Chronic Fatigue Syndrome was invented in the 1980s by psychiatrist Straus behind the desk, just like SEID
by the IOM in 2015. The usefulness of such a heterogenous research diagnosis, not based on epidemiologic knowledge, is limited. Most of the money and effort thrown at it has been wasted. 'There is something medically wrong' is the best you will ever find. Worse: we stopped examining patients, in turn giving rise to treatments like CBT/GET.

Applying the term 'ME/CFS' obstructs scientific advancement and reduces the chance for all patients involved to receive proper treatment.
CONFLICT OF INTEREST: Chair of GAME (Global Advocates for Myalgic Encephalomyelitis)
Useful for Practitioners
Ketra Wooding | Patient/Consumer
I was delighted to have this article shared with me by my physiotherapist, who spotted it on twitter.

It's great to see that the latest (and fascinating) research into the pathomechanisms of ME/CFS is now easily discoverable by health practitioners.

Articles like this one will change the experience patients with ME/CFS have with their health practitioners, and improve their lives immeasurably.

Well done to all the researchers, whose work is represented here. Thank you.
Thank-You For a Great Article
Alllie Wallace, BScHons, Grad Dip Tch. | Patient and carer
It is wonderful to read an article detailing some of the great biomedical and physiological findings seen in people with ME/CFS . We have so many questions about this disease and its impact on our biochemistry and physiology, that remain unexplained, however it is great to read that objective bio-medical findings and abnormalities are being found, measured and quantified. I'm grateful that a journal the calibre of JAMA is tackling ME/CFS head on and that this journal has seen fit to publish such an informative article on ME/CFS.
Excellent Summary
Russell B | Patient & Support Facilitator
The is the most succinct overview I've read in a while and covers many important items of recent research and theory.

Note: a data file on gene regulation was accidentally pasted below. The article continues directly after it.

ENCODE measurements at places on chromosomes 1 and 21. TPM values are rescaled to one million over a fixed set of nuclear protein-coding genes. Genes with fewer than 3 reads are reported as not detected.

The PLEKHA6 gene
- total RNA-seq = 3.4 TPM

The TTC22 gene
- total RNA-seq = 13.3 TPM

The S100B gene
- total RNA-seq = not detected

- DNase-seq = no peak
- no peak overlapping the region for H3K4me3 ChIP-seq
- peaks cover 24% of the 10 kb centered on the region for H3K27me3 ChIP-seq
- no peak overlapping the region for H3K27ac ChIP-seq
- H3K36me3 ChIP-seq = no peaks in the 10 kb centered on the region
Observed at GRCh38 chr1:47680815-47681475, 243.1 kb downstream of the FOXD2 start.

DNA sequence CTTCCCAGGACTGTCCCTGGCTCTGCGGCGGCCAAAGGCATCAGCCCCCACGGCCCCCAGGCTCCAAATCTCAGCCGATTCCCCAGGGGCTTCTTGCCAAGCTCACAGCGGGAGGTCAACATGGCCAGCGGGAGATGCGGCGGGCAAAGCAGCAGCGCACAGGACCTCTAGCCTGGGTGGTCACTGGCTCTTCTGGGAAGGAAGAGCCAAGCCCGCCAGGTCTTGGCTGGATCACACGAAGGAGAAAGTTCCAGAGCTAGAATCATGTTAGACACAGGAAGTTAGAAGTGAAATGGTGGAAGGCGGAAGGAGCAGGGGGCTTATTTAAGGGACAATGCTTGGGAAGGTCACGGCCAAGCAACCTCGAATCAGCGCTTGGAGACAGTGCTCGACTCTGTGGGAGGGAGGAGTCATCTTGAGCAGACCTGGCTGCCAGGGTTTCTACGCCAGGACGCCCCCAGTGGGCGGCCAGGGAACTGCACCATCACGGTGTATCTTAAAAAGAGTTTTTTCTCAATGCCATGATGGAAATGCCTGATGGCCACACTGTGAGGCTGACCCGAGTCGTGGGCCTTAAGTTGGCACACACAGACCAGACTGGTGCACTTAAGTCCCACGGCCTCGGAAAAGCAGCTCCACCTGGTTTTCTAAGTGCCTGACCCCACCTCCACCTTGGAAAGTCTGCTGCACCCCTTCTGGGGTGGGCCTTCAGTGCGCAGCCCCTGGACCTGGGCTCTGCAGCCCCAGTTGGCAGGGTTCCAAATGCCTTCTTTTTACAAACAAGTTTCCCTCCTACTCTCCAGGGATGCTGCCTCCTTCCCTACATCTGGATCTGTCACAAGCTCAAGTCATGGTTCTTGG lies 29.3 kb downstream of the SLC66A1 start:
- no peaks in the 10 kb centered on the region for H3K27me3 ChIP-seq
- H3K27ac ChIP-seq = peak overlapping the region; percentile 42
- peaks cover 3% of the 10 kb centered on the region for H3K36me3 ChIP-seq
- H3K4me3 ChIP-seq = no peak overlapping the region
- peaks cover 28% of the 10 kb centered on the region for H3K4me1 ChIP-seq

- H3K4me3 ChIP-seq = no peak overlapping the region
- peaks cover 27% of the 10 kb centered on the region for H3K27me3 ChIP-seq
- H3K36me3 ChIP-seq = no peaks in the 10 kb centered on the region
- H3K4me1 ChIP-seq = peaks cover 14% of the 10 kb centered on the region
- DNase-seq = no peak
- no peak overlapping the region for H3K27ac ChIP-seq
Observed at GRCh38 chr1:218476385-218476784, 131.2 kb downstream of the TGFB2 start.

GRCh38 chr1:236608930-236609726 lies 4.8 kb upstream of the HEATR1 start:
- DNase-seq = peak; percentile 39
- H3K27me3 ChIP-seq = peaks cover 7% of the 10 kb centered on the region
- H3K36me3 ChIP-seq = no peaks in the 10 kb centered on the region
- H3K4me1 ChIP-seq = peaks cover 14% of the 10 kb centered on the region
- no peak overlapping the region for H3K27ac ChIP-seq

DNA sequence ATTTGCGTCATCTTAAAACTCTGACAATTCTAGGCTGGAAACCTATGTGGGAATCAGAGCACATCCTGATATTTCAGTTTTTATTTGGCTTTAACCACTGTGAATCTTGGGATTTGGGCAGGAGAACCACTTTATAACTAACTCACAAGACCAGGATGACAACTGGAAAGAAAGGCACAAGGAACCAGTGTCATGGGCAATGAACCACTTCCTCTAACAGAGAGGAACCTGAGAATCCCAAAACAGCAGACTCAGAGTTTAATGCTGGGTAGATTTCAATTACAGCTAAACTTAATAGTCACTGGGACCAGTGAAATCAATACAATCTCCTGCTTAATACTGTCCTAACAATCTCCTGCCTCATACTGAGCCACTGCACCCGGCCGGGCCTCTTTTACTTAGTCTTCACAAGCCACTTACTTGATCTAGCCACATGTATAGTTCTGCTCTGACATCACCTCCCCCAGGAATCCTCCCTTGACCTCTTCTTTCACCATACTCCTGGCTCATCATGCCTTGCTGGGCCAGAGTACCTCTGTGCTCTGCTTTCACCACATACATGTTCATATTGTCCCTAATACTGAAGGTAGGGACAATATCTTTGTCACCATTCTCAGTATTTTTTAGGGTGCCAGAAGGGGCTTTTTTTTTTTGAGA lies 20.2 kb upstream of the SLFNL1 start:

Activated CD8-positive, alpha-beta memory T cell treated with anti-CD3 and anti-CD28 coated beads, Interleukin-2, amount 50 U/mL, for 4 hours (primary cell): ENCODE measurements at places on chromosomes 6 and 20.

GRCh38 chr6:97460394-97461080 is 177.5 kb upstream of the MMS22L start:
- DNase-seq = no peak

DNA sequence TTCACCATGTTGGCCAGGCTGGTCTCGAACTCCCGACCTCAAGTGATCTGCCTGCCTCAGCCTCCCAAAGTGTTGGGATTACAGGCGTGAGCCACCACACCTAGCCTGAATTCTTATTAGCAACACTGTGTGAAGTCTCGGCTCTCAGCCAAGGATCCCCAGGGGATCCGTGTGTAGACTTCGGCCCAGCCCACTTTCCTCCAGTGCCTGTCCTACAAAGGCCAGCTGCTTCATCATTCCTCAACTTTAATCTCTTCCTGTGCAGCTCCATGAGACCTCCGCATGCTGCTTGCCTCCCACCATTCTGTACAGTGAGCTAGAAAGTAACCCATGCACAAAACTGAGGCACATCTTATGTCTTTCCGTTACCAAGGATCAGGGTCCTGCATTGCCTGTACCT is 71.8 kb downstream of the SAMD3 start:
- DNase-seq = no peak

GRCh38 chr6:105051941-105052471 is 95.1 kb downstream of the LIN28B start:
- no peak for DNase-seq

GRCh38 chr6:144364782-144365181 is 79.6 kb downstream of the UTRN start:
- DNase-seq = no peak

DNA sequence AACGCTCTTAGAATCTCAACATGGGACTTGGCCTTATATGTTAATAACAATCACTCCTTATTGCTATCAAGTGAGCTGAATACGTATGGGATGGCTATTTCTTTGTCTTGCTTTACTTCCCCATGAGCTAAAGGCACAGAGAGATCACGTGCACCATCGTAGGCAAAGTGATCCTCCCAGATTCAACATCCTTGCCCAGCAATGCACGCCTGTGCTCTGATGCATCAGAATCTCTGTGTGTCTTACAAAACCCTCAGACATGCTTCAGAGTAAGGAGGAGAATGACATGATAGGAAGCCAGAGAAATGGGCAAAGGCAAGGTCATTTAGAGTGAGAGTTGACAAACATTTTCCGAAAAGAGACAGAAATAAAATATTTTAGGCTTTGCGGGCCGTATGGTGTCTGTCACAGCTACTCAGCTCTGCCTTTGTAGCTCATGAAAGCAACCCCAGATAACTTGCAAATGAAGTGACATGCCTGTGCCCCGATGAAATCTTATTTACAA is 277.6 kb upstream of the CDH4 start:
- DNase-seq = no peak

I've had CFS twice in my life, once 25 years ago and then a second time 5 years ago. Interestingly, both were markedly different but ticked all the boxes for defined CFS symptomology. The first episode I had in my early thirties, with the classic viral onset. I managed to overcome it completely within about 1.5-2 years. I was quite fit before and after. The more recent episode has proven quite complex and multi-layered and difficult to shake,
perhaps as it started in my mid-fifties when my body can't restore and repair like it used to. I'm much better now but just can't shake the last of it and can no longer work full time.

I've been running a chronic health support group for the last 3-4 years and studied the subject extensively, as well as psychology, pain and trauma (casually while couch-ridden). One thing that surprised me from running my group is there are traits which seem to be over-represented in chronic illness sufferers, including the ME/CFS/FM cohort, such as exposure to trauma (childhood or sudden adult or both) in some, social timidity, perfectionism in many, OCD etc. I joke that I've yet to meet a bunch of extroverts with ME/CFS. My theory is life experiences and genetics creates the fertile ground for whatever this illness is. I also agree with Daun Kauffman's observations above re trauma and Mark Pickin's remarks on recovery and the suspicion of involvement of the neuroencocrine system.